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Insider: Direct Zealot

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The gospel according to Andy Pakula, founder of the two-year-old interactive marketing company Orb Digital Direct, isn't exactly popular with the media buying masses. The former agency executive preaches that clients should expect a return on investment in a medium in which the old-style cost-per-thousand has become the ordained metric. "It's not about brand awareness," insists the 39-year-old president and CEO. "It's about accountability."
With that in mind, Pakula left the new media department of Bozell, Jacobs, Kenyon & Eckhardt in 1995, and, after a brief stop at Interactive Marketing, Inc., started New York-based Orb the next year. Even then, he believed there was too much advertising waste on the Net. He was also convinced the medium, in spite of its potential to be exceedingly accountable, had somehow fallen prey to the old media measurement standards of reach and frequency.
Pakula lays the blame on old-fashioned advertising thinking. "Marketers always wanted this medium as an accountable medium," he says.
Thus, Orb's mission was born: turn excess ad space into revenue--not by having publishers collect ad revenue, but by having them profit on leads delivered to advertisers seeking sales or subscribers from the Web. Orb receives a cut of the resulting leads and sales.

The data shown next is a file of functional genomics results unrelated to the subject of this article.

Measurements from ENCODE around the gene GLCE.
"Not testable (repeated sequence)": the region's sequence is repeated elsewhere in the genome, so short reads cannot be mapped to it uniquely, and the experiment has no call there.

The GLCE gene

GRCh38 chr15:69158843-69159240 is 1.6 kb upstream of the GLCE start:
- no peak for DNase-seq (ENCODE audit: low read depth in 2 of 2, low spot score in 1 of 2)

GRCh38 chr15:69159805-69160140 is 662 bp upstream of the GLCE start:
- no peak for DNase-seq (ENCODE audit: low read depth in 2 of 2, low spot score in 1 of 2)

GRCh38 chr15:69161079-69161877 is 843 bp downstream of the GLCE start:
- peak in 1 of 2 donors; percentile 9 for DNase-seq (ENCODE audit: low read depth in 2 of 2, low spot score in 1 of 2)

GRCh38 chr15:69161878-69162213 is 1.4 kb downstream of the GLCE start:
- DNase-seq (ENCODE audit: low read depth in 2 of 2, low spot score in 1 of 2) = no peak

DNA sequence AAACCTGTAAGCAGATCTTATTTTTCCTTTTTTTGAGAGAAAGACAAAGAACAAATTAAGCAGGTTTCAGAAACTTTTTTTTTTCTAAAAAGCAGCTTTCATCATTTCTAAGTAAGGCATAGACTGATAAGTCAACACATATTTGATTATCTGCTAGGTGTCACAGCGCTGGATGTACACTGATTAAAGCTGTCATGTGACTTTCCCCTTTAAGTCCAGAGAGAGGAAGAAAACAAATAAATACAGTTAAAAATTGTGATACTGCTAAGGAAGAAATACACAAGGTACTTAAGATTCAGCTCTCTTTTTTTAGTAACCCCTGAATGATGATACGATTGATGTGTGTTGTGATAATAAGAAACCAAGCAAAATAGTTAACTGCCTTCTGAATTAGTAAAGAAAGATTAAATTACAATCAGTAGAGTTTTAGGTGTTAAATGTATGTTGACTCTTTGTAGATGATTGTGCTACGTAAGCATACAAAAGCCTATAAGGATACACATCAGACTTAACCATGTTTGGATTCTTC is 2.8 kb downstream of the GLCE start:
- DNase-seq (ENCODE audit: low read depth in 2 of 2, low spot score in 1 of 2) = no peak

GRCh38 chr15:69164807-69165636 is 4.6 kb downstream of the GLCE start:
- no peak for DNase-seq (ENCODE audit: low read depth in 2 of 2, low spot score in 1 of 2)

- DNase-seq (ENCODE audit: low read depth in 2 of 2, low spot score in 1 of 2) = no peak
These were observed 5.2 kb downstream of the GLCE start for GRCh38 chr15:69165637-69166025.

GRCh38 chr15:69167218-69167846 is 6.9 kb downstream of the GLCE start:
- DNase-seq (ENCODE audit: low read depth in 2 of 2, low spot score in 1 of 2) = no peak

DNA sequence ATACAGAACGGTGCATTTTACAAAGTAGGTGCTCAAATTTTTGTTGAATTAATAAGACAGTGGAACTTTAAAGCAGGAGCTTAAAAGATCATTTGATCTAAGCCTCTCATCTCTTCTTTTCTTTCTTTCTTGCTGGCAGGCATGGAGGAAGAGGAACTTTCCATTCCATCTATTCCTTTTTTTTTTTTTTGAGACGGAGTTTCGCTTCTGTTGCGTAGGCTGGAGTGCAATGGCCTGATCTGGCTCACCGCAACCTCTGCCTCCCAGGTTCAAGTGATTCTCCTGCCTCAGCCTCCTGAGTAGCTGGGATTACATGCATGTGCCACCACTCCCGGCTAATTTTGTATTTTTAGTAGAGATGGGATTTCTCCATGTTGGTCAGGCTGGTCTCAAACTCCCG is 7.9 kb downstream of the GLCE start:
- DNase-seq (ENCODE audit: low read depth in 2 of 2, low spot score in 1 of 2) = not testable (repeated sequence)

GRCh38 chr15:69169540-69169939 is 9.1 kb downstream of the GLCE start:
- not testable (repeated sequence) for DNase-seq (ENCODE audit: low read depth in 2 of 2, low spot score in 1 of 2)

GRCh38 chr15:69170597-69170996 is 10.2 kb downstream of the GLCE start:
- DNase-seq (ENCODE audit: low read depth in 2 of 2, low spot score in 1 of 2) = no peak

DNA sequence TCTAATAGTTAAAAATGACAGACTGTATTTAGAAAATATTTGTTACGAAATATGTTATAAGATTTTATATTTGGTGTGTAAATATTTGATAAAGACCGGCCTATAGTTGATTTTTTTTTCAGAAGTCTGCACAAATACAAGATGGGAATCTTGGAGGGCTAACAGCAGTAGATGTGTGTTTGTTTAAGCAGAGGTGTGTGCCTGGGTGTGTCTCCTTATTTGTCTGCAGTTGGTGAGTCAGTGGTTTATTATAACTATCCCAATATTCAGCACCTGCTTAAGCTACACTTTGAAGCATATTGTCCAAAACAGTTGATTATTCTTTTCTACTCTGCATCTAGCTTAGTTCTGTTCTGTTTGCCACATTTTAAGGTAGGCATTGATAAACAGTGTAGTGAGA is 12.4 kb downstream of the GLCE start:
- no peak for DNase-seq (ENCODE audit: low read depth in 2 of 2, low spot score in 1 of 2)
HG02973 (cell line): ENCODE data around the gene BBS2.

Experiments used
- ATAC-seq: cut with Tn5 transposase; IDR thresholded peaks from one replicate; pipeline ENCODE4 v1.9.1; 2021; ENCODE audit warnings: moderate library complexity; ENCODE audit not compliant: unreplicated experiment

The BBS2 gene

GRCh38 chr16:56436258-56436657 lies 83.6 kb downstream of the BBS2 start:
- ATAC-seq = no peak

For clients such as Disney, Orb has placed transactional ads for such products as Disney's Daily Blast. The eight-person shop has also performed some of the creative tasks of an interactive ad agency like building ad banners that link consumers to a mini-site shopping outpost. "We get the user to the transaction a lot faster," he says.
If that sounds like a proclamation from a direct marketing zealot, it's worth noting that roughly half of Pakula's career was spent on the traditional side of the business. After graduating from the University of Hartford, he started his career in media at defunct Wells Rich Greene.
But then he got the target marketing bug, and started his own company, Advanced Marketing Technologies, in the mid-'80s, which ran interactive airport kiosks. He then jumped back into the agency business in 1987 after his Hamptons summertime roommate, Donny Deutsch, convinced him to join the shop as new business director. That stint was followed by time pitching new clients at New York shop Slater Hanft Martin before finally landing at Bozell.
Now, it looks unlikely that Pakula will return to that world. He's found religion convincing advertising skeptics that the Web should be used for ROI rather than CPM, no matter what the product. "We believe that retailers, food chains, they should all be doing this," he says.